Government is yet to fashion out a suitable mortgage finance system that will ensure improved access to housing for Nigerians.

Minister of Lands, Housing and Urban Development, Ms Ama Pepple, stated this at a Mortgage Finance Roundtable recently held in Abuja, organised by the Central Bank of Nigeria (CBN) in collaboration with the World Bank and the United Nation’s Department for International Development (DFID).

She noted that mortgage finance remains a serious challenge affecting housing delivery in the country. “We, therefore, need to ponder on how to improve accessibility to mortgage finance in order to stem the present trend whereby most home owners in the country rely on their personal savings to build their houses,” she said.

According to the minister, Nigeria has one of the lowest mortgage penetration in Africa in terms of mortgage to debt at less than four per cent, adding that government needs to ponder on how to improve accessibility to mortgage finance in order to stem the present trend whereby most home owners in the country rely on their personal savings to build their houses.

“In spite of the growing mortgage market in Nigeria, the mortgage to debt ratio, which is a factor of mortgage penetration, is less than 4 percent. Using the figures published by the Africa 2011 Year Book of the Centre for Affordable Housing in Africa, Nigeria has one of the lowest mortgage penetrations on the continent in terms of mortgage to debt at less than four per cent. This is in comparism to South Africa at 30 per cent, Namibia at 20 per cent, Morocco at 15 per cent and Tunisia at 13 per cent.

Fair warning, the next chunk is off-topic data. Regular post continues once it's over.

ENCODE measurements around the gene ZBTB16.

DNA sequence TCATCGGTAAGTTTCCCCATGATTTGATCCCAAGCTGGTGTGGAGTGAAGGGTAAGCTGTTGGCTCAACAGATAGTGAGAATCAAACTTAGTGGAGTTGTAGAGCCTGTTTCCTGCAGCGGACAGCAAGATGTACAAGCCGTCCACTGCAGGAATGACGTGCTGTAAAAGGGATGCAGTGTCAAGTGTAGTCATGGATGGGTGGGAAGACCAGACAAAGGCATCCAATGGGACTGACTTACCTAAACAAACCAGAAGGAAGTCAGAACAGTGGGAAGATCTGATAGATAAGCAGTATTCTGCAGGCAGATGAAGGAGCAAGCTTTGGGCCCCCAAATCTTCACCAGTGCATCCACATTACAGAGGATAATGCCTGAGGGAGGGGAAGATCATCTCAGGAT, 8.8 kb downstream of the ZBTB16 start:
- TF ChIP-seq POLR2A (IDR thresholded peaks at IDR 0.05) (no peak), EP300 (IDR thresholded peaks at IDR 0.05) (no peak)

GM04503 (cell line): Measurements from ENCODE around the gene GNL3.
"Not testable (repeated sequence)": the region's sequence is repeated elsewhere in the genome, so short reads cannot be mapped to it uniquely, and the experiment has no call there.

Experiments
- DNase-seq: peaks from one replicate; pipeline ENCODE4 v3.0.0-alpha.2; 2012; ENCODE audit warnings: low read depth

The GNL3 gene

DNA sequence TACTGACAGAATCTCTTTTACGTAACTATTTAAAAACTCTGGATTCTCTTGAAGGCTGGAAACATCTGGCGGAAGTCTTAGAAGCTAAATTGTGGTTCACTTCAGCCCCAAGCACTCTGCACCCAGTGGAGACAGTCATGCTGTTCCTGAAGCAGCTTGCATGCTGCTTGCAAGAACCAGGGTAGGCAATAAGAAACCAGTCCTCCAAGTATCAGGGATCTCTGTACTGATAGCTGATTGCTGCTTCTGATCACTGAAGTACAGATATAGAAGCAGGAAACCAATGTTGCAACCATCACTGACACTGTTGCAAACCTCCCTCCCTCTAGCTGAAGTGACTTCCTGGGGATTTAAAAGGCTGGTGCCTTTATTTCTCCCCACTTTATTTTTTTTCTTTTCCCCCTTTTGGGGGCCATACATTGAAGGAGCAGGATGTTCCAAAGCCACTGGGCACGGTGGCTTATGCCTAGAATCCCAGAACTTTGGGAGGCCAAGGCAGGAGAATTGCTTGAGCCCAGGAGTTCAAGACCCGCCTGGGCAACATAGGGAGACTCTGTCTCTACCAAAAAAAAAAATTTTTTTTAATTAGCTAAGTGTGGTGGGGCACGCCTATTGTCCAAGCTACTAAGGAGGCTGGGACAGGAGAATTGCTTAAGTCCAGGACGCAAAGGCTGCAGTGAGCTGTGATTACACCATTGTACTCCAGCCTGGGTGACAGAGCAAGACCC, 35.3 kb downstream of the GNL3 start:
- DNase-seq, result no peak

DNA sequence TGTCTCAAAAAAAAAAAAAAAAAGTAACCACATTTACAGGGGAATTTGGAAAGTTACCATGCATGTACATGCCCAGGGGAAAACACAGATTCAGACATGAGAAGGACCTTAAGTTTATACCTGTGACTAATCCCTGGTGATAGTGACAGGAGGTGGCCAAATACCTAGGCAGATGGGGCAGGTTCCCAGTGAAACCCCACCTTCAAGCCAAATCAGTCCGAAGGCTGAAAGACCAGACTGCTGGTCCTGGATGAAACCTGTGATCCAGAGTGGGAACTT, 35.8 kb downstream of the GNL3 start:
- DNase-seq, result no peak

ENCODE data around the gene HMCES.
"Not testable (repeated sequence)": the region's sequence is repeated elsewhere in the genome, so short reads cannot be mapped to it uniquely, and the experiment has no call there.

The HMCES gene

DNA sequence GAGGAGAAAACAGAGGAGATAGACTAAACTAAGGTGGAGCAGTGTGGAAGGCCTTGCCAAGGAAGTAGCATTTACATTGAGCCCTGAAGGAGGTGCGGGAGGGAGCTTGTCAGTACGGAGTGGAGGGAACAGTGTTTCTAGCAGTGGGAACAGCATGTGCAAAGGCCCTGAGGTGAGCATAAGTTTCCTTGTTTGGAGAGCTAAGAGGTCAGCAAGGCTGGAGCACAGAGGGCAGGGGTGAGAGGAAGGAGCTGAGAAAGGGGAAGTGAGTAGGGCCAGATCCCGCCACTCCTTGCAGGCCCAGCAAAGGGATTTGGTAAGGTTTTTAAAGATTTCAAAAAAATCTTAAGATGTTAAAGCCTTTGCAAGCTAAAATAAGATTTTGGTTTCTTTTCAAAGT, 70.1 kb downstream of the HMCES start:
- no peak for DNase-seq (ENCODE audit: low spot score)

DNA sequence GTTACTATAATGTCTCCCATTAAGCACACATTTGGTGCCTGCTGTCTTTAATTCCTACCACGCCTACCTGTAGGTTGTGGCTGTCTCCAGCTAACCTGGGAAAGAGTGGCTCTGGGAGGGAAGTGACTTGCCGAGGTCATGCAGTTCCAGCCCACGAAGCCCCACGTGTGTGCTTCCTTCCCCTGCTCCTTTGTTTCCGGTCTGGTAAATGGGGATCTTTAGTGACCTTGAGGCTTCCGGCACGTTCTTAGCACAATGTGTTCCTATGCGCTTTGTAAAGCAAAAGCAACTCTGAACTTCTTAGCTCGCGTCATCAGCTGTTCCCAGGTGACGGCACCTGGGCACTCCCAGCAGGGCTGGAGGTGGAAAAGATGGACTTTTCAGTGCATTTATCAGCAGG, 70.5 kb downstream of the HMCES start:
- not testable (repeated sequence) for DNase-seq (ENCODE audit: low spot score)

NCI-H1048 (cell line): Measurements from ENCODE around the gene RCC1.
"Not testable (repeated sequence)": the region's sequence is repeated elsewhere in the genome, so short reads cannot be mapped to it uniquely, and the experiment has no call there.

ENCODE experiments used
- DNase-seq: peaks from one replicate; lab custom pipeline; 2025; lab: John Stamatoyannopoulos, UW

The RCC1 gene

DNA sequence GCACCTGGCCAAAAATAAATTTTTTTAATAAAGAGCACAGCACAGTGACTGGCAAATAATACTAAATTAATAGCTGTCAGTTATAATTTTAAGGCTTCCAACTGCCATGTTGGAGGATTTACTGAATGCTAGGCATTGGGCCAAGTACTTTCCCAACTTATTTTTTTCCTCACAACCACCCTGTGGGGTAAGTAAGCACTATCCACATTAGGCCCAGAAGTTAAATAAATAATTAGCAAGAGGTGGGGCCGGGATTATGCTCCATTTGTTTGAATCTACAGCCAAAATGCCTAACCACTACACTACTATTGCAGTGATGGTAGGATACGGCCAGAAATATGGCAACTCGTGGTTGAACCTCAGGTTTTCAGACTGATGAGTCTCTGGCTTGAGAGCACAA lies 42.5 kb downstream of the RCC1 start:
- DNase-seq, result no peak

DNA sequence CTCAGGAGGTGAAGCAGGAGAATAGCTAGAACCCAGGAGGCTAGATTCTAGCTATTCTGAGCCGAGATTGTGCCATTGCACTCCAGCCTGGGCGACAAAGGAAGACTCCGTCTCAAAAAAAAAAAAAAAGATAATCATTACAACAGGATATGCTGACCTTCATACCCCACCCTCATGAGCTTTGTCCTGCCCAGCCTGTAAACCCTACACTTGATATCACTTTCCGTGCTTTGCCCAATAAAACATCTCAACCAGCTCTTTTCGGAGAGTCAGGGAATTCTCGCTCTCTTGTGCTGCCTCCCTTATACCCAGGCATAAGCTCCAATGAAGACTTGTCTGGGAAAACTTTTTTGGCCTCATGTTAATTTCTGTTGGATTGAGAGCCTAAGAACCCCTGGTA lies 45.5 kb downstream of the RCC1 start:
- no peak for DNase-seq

“Other countries, such as Kenya, Rwanda, Botswana, Senegal, Algeria and Uganda also fared better on the scale in spite of their low ratings. The comparative figures for some developed countries and emerging economies are the United States, which is 82 per cent, Singapore 34 per cent and Malaysia 24 per cent as at 2009.

“In terms of income disposition, less than seven per cent households can afford to obtain mortgage loans even if it is spread over a period of 20 years, in view of the high poverty level. The funding of mortgages from short term deposits in the banking systems leads to the enthronement of high interest regimes and wide affordability gap in home ownership. Though loans sourced from the National Housing Fund (NHF) are much cheaper at six per cent interest, this is still considered high relative to what obtains in developed countries.

“Other challenges in the mortgage industry include undercapitalised primary and secondary mortgage institutions, lack of vibrant secondary market, and lack of common underwriting standards, low inflow of direct foreign investment, which is in favour of oil and gas, agriculture and solid minerals among others,” she stated.

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